1. Preventing CSEA – the need for new tools and strategies

Child sexual exploitation and abuse (CSEA) was a problem before the Internet. However, the Internet opened up new and distinct opportunities for CSEA offenders in terms of new and easily accessible spaces where children spend time, without the presence of guardians such as their parents. Chat rooms are the most commonly reported online setting where the initial interaction between the offender and child takes place (Baumgartner et al., 2010; Bergen, 2014; Malesky, 2007; Mitchell et al., 2007; Webster et al., 2012; Wolak et al., 2004). Other reported settings are gaming platforms (Webster et al., 2012), and social networks (Mitchell et al., 2010a), which often have a messaging and chat feature, which provides an opportunity for adults with a sexual interest in children to contact children directly (Broadhurst, 2020; Yar & Steinmetz, 2019). These online spaces are routinely used by children as young as eight years old (Broadhurst, 2020; Marcum, 2007; Shannon, 2008). Research has shown that many of the convicted adults had engaged in solicitations of a large number, sometimes hundreds, of children simultaneously (e.g. Leander et al., 2008; Seto, 2013; Webster et al., 2012). For example, in 2019 a 27-year-old male offender was sentenced for abusing 270 children, mainly boys under 14 years old, over a period of 2.5 years (18-130781MED-NERO), and in 2017 a 51-year-old male offender was sentenced for committing CSEA against 111 children, mainly 11–12-year-old girls over a period of 11 years (LE-2016-99126).

Crime stats and numerous reports from organizations such as ECPAT (2018) and Europol (2018; 2019) show that offenders efficiently exploit these opportunities, with the result that abuse may take place in the childʼs bedroom with parents at home, unaware of the ongoing crime. ECPAT (2020) states the following about grooming on their website “The proliferation of social media, messaging and live-streaming apps in recent years has seen a dramatic increase in reports of this crime”.

Zooming in on the problem in a Nordic context, Kloppen et al. (2016) did a literature study of child sexual abuse in Nordic countries from 1988–2013. The prevalence of CSEA ranges between 3.1–22.5% for boys and 11.2–35.6% for girls, but the share of online CSEA is not specified. Aanerød and Mossige (2018) studied the scope of online CSEA in Norway between the years 2015–2017, and found that during this period, there was a considerable increase in notifications to the National Criminal Investigation Service (NCIS) about CSEA. They also found that there was an increase of cases opened for criminal investigation, and the gravity of the cases was worsening.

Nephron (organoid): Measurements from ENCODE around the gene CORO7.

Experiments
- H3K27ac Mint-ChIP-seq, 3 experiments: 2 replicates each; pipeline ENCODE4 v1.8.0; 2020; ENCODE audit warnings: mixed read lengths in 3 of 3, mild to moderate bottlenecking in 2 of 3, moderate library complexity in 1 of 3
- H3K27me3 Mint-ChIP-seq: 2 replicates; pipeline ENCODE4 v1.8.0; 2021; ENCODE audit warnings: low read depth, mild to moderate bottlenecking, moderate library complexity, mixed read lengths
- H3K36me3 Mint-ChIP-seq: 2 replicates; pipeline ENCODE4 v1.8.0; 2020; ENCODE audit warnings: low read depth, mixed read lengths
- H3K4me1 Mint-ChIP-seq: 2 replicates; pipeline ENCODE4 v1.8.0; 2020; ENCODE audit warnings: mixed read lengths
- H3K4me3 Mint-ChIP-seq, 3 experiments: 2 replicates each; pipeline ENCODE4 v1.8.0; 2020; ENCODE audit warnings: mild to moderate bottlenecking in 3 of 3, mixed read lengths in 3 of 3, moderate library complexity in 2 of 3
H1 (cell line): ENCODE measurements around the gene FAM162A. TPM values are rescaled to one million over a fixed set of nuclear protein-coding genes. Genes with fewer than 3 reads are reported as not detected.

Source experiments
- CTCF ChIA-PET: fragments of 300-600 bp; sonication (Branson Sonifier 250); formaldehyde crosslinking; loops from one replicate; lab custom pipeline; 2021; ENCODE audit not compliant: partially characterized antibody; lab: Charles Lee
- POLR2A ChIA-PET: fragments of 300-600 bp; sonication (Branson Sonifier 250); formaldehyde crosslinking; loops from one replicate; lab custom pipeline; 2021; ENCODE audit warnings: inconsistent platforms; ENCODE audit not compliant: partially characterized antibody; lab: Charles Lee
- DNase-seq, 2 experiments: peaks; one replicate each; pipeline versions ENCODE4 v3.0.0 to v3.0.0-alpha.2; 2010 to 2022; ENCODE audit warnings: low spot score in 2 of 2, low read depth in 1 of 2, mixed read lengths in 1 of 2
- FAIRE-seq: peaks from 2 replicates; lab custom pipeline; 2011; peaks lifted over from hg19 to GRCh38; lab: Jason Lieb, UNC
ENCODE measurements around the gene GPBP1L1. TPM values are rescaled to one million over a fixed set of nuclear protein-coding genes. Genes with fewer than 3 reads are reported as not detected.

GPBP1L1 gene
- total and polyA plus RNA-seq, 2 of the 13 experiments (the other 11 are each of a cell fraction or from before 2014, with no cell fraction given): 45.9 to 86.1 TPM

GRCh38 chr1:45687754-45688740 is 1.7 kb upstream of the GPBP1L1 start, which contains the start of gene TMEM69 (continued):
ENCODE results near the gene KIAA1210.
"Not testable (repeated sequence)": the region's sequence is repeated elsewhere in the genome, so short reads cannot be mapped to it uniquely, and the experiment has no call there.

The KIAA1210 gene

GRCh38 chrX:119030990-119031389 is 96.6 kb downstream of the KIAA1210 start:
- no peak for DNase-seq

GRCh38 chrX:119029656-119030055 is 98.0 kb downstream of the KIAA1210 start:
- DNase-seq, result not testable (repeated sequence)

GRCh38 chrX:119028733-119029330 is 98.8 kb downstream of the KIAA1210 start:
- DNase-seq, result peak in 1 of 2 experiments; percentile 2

In 2017, fighting online CSEA was adopted by the EU as one of ten top priorities in the fight against organised and serious international crime (Council of the European Union, 2017). At the same time, the Norwegian government decided on the Escalation Plan against Violence and Sexual Abuse for 2017–2021 (Prop. 12 S (2016–2017)). On the international level, there has been collaboration and several joint police efforts against CSEA, i.a. through the development of INTERPOLʼs Child Sexual Exploitation Database (ICSE) (INTERPOL, 2017), and joint investigation teams coordinated through Europol (Europol, 2020).

Identifying effective strategies for preventing online CSEA has been and still is a challenge that remains unsolved. However, by making use of automation and current machine learning technology trained to recognise CSEA offendersʼ behavioural and linguistic patterns, the police may more efficiently and accurately identify online spaces where children are at risk of CSEA. To this end, we introduce PrevBOT (denotes ‘crime preventive robotʼ). At the moment, PrevBOT is merely a concept, but if developed, it may be used by the police to prevent online CSEA initiated in a chatroom environment. Inspired by a desire to contribute to a safer online environment for children, we have explored this potential tool from different perspectives, by including knowledge and research concerning online automatic policing, forensic linguistics, criminology, machine learning, and the law. From the outset, it is clear that such a tool must be carefully developed and maintained and implemented in a manner that ensures fair treatment of the citizens. Thus, we have set out to comprehensively identify and analyse conditions decisive to the development and operation of PrevBOT, in an effective, fair, and lawful manner. The research questions we explore are (a) Whether machine learning applied to Authorship Analysis is suitable for developing PrevBOT; and (b) Whether PrevBOT may be realized in accordance with fundamental rights to data protection, privacy and fair trial. Part I centres on the first research question, and Part II (Sunde & Sunde, 2021) focuses on the second.

To explore the problem PrevBOT is tasked to prevent, we draw on research on the online CSEA phenomenon, offender demographic characteristics, and offender behavioural and linguistic patterns, described in Section 2. In Section 3 we describe the PrevBOT concept, and how relevant features may be implemented in the PrevBOT technology for the purpose of detecting potential CSEA offenders in online chat rooms. The computational methods and technology developments that may realise PrevBOT as a fully functioning tool, are outlined and discussed in Section 4. The PrevBOT concept as such is rooted in situational crime prevention (SCP) and Extension theory perspectives, which are elaborated in Section 5. This prepares the ground for a legal analysis of perspectives related to development and implementation of PrevBOT as a tool supporting the police in preventing online CSEA, offered in Part II (Sunde & Sunde, 2021).